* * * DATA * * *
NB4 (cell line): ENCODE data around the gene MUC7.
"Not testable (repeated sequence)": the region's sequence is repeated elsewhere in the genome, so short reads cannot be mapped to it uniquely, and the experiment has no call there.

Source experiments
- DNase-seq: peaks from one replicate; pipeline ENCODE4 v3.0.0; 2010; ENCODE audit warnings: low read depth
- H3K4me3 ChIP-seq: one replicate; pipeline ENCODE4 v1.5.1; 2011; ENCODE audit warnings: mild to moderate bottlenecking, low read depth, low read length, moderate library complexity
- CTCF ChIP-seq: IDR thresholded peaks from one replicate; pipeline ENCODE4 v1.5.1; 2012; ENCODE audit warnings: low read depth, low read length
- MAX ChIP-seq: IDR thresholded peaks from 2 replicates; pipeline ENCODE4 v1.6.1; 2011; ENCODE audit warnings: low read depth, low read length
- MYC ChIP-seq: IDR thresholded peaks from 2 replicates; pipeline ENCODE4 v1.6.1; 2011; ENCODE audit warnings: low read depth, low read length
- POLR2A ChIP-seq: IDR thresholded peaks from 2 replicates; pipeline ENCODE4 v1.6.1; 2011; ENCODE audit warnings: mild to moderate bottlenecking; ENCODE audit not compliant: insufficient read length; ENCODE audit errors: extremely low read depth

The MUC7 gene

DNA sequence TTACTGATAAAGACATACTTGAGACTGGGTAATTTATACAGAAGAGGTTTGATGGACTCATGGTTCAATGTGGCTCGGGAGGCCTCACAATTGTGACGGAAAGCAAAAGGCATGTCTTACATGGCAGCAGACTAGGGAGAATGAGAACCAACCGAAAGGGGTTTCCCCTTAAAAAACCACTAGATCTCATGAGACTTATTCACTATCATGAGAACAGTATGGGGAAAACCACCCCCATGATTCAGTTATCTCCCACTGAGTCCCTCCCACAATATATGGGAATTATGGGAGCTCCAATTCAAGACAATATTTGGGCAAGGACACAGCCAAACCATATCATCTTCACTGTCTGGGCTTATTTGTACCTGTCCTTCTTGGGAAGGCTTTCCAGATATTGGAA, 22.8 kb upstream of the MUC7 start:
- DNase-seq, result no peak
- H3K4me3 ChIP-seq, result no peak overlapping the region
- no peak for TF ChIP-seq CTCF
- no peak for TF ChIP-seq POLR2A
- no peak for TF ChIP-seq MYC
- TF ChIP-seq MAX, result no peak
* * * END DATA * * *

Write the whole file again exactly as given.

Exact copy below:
NB4 (cell line): ENCODE data around the gene MUC7.
"Not testable (repeated sequence)": the region's sequence is repeated elsewhere in the genome, so short reads cannot be mapped to it uniquely, and the experiment has no call there.

Source experiments
- DNase-seq: peaks from one replicate; pipeline ENCODE4 v3.0.0; 2010; ENCODE audit warnings: low read depth
- H3K4me3 ChIP-seq: one replicate; pipeline ENCODE4 v1.5.1; 2011; ENCODE audit warnings: mild to moderate bottlenecking, low read depth, low read length, moderate library complexity
- CTCF ChIP-seq: IDR thresholded peaks from one replicate; pipeline ENCODE4 v1.5.1; 2012; ENCODE audit warnings: low read depth, low read length
- MAX ChIP-seq: IDR thresholded peaks from 2 replicates; pipeline ENCODE4 v1.6.1; 2011; ENCODE audit warnings: low read depth, low read length
- MYC ChIP-seq: IDR thresholded peaks from 2 replicates; pipeline ENCODE4 v1.6.1; 2011; ENCODE audit warnings: low read depth, low read length
- POLR2A ChIP-seq: IDR thresholded peaks from 2 replicates; pipeline ENCODE4 v1.6.1; 2011; ENCODE audit warnings: mild to moderate bottlenecking; ENCODE audit not compliant: insufficient read length; ENCODE audit errors: extremely low read depth

The MUC7 gene

DNA sequence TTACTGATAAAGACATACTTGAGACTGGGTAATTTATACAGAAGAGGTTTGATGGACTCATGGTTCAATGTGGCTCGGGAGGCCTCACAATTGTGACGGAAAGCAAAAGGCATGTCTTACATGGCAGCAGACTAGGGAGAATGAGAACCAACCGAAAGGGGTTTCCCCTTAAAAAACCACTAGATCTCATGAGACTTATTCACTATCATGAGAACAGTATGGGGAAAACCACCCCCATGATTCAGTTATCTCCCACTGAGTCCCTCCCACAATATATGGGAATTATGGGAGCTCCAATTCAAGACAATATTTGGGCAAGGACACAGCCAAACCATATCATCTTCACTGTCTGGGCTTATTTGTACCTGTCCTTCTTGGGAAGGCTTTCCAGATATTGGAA, 22.8 kb upstream of the MUC7 start:
- DNase-seq, result no peak
- H3K4me3 ChIP-seq, result no peak overlapping the region
- no peak for TF ChIP-seq CTCF
- no peak for TF ChIP-seq POLR2A
- no peak for TF ChIP-seq MYC
- TF ChIP-seq MAX, result no peak